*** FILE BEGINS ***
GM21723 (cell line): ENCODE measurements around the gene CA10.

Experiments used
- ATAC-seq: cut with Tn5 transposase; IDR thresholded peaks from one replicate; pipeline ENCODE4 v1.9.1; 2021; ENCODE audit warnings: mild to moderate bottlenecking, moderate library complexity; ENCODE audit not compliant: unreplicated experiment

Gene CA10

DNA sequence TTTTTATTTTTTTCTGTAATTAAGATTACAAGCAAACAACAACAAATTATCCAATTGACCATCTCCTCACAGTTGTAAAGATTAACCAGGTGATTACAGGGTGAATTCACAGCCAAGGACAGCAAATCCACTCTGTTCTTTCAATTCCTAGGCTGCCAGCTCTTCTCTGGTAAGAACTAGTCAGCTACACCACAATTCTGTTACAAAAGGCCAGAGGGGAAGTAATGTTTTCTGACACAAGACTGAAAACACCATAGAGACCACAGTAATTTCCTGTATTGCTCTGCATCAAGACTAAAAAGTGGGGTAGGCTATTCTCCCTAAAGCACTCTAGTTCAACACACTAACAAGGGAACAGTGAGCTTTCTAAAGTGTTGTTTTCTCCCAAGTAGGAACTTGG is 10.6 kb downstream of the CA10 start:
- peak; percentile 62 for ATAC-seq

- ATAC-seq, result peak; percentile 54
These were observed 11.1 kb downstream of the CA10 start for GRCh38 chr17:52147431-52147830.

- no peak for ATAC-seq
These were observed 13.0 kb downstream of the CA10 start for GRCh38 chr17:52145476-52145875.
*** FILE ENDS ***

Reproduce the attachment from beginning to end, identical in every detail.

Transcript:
GM21723 (cell line): ENCODE measurements around the gene CA10.

Experiments used
- ATAC-seq: cut with Tn5 transposase; IDR thresholded peaks from one replicate; pipeline ENCODE4 v1.9.1; 2021; ENCODE audit warnings: mild to moderate bottlenecking, moderate library complexity; ENCODE audit not compliant: unreplicated experiment

Gene CA10

DNA sequence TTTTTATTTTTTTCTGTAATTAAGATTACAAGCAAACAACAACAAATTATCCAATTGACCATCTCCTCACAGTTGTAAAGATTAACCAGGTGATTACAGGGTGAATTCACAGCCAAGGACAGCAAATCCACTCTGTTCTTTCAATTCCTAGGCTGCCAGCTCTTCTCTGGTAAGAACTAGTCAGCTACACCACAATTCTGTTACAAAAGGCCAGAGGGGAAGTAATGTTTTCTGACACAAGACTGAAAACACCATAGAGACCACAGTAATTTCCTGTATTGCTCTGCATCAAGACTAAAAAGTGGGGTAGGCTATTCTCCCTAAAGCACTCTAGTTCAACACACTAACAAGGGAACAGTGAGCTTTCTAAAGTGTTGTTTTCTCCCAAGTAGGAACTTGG is 10.6 kb downstream of the CA10 start:
- peak; percentile 62 for ATAC-seq

- ATAC-seq, result peak; percentile 54
These were observed 11.1 kb downstream of the CA10 start for GRCh38 chr17:52147431-52147830.

- no peak for ATAC-seq
These were observed 13.0 kb downstream of the CA10 start for GRCh38 chr17:52145476-52145875.